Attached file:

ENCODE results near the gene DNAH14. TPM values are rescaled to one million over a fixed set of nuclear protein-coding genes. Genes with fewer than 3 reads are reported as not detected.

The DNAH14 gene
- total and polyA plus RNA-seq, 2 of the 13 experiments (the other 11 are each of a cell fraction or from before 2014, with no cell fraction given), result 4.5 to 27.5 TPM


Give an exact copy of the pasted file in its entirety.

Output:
ENCODE results near the gene DNAH14. TPM values are rescaled to one million over a fixed set of nuclear protein-coding genes. Genes with fewer than 3 reads are reported as not detected.

The DNAH14 gene
- total and polyA plus RNA-seq, 2 of the 13 experiments (the other 11 are each of a cell fraction or from before 2014, with no cell fraction given), result 4.5 to 27.5 TPM